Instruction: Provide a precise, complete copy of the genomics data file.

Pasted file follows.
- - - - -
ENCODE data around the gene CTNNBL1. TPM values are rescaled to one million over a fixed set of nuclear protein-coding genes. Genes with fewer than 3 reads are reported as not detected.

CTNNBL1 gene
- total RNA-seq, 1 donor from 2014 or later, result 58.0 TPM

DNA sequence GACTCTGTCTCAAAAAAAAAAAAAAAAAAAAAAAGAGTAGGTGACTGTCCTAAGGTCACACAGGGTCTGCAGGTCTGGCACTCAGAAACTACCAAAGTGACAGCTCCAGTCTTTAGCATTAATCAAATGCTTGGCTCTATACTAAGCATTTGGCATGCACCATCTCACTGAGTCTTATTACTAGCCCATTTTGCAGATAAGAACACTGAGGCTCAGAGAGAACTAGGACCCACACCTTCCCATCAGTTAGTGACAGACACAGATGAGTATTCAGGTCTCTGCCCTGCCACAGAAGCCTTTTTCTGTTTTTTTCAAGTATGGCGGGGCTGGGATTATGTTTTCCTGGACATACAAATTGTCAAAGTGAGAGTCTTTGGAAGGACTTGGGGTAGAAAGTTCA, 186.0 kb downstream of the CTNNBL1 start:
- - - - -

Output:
ENCODE data around the gene CTNNBL1. TPM values are rescaled to one million over a fixed set of nuclear protein-coding genes. Genes with fewer than 3 reads are reported as not detected.

CTNNBL1 gene
- total RNA-seq, 1 donor from 2014 or later, result 58.0 TPM

DNA sequence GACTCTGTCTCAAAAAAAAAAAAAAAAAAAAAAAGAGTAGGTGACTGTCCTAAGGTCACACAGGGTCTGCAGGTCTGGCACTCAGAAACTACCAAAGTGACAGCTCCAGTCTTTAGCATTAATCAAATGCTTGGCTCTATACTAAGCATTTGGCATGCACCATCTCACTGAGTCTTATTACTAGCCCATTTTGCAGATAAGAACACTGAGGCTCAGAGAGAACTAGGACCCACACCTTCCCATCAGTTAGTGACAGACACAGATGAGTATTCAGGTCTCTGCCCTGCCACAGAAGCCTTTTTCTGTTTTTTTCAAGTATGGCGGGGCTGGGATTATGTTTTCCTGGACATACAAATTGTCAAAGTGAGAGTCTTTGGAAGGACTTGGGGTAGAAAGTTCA, 186.0 kb downstream of the CTNNBL1 start: